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28 November 2017updated 09 Sep 2021 6:22pm

Harry and Meghan Markle prove overseas love is uncontroversial – unless you’re poor

In parts of the UK, half of the population can’t afford the privilege of overseas love. 

By Caroline Coombs

There’s no denying it: Prince Harry and American actress Meghan Markle are a beautiful couple. That they look genuinely in love helps too. Their besotted and vaguely embarrassed shared glances don’t say to me that this is a royal approved marriage – they give every impression of loving each other in a way that most people can relate to.

Congratulations to them: I hope they have a long, happy life together.

The outpouring of excitement confirms to me what I already knew: Brits love love. We see young couples with happy years ahead of them and it makes us feel good. We think that one of the basic building blocks of a happy life is a family, at the centre of which is two people who love each other.

The science backs this national view up. Paper after paper shows that children have the best prospects (in terms of education, mental health, you name it) if they’re brought up in a stable, secure household with parents who love them. 

In short, a loving family who live together is a good thing. You’d think that much is uncontroversial.

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Sadly, for thousands of people in Britain, that’s not the reality. In 2012, Theresa May, then Home Secretary, changed the rules so that if you fall in love with someone from outside the EU, the Home Office will stop them from being able to live with you in Britain if your salary is less than £18,600 a year. And if you have children together, that amount goes up. Something like four in 10 Britons don’t meet that income requirement. In some regions of the UK, it’s more than half.

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In short, we have a visa system which means that almost half of Britain could be denied the chance to live with the person they love.

On top of that, there is a complex regime of fees and administrative proof. A recent court case had to be fought to even get the Home Office to consider income outside a formal salary. Many couples had been split apart just because the Home Office refused to look at, for example, income from investments or from other family members. If the paperwork backing up your claim is even slightly questionable, the Home Office will reject it. Couples can spend thousands of pounds and years of their life trying to prove to the Home Office that they should be allowed to live together as a loving couple.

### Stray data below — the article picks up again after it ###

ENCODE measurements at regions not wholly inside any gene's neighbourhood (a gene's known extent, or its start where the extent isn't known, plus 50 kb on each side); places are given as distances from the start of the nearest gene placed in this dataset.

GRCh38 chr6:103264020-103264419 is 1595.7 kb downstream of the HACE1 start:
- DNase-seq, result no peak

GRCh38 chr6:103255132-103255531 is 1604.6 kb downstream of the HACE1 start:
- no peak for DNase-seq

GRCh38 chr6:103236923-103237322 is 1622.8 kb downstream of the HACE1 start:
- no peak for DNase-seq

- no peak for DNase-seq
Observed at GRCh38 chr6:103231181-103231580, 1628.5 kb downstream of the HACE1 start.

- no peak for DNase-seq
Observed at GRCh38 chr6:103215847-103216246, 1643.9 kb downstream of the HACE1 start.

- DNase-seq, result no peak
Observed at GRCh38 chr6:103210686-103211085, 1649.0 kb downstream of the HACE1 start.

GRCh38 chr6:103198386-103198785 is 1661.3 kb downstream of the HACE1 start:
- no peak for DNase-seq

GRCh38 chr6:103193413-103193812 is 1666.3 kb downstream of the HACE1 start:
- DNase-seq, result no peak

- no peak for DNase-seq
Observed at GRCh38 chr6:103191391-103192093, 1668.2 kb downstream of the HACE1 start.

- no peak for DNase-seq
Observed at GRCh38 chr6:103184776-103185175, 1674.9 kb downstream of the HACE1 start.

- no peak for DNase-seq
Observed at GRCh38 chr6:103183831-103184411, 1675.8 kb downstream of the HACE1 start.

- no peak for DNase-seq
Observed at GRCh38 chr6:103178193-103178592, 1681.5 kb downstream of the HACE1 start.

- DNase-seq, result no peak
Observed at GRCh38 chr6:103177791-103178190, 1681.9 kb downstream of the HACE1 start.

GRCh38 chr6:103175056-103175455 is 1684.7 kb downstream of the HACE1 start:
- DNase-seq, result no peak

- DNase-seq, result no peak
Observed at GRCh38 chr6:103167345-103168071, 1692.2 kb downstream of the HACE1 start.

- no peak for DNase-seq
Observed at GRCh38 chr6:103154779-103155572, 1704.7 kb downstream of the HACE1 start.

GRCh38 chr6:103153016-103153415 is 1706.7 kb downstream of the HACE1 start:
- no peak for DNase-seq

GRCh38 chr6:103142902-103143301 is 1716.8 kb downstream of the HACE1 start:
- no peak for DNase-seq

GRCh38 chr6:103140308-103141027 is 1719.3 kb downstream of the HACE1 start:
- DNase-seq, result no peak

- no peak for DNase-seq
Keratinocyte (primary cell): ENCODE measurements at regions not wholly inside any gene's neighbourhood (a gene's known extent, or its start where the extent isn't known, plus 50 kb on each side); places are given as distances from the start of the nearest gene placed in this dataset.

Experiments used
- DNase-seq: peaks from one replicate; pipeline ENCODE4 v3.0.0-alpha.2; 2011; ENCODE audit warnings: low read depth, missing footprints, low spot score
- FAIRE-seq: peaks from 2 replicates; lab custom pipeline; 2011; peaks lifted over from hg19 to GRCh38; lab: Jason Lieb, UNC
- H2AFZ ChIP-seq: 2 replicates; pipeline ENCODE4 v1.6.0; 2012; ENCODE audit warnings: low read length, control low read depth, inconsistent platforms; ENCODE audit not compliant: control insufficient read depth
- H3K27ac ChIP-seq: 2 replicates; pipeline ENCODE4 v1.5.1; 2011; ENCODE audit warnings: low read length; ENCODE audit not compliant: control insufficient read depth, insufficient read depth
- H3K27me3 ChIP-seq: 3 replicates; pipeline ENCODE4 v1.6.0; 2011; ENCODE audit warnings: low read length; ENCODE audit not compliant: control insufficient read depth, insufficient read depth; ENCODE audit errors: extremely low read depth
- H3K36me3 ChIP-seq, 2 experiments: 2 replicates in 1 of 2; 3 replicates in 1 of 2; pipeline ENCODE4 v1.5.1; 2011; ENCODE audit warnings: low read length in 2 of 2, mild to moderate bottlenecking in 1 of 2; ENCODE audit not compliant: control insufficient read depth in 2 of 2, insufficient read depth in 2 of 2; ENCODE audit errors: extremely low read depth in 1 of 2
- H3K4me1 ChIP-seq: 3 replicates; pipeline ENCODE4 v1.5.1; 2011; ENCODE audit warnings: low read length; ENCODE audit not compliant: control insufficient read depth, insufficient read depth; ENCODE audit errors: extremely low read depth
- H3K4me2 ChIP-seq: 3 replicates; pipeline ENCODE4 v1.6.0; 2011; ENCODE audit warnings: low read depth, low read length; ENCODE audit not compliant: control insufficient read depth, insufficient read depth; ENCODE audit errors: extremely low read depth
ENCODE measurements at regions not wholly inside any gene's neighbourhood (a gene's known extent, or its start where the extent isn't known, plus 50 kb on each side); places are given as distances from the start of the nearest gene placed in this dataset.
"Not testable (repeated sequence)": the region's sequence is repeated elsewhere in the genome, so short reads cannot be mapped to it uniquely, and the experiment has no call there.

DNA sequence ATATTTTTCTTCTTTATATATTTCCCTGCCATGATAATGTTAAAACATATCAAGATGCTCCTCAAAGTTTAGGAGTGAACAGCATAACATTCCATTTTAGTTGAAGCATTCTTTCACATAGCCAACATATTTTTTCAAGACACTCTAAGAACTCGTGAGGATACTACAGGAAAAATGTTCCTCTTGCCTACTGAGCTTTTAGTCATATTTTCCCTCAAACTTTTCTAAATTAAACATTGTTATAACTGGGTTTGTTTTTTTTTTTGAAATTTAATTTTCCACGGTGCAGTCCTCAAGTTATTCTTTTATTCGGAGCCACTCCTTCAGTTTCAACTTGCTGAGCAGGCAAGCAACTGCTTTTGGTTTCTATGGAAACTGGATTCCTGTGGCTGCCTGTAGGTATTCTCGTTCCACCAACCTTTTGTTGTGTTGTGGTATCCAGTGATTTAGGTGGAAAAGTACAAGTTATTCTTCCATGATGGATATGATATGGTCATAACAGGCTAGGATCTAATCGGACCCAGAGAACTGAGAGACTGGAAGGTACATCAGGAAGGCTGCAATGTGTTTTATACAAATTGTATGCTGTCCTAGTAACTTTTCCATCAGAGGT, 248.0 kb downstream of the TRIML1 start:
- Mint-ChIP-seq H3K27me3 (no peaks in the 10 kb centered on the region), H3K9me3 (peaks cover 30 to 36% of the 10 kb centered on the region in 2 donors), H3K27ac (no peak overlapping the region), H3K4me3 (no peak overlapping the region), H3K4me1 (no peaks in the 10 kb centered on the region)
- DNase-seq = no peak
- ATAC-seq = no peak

The result: 15,000 British children will spend this Christmas in a different country from one of their parents because the UK Home Office won’t let them be together. My husband is from Ecuador and I’m thankful beyond words that he’ll be here in the UK with me and our son. But that was never a given. We’ve gone through two years of hell to get here. When my husband’s visa runs out in a couple of years, we’ll go through it all again.

Put aside the emotional hurt this causes the parents. Many kids who can only know their dads through an iPad screen end up needing counselling. They can’t concentrate at school. They don’t understand why their friends have mum or dad around, but they don’t.

I wonder if the Home Secretary would come and explain the reason to them.

So what do we want instead? We want exactly what the whole country came together to celebrate: the chance for two people who love each other to be able to live together and create a happy family. We think that opportunity is a basic part of human life, not something that should only be open to people if they earn enough money.

I will be celebrating the royal couple’s marriage because I think that love between people is a beautiful thing. But I won’t forget the 15,000 kids who, on their letter to Santa, will have only one wish: for the Home Office to let Mummy and Daddy live together.

Caroline Coombs is a founding member of Reuniting Families UK, a coalition of British families asking the UK government to let couples who love each other live together in the UK.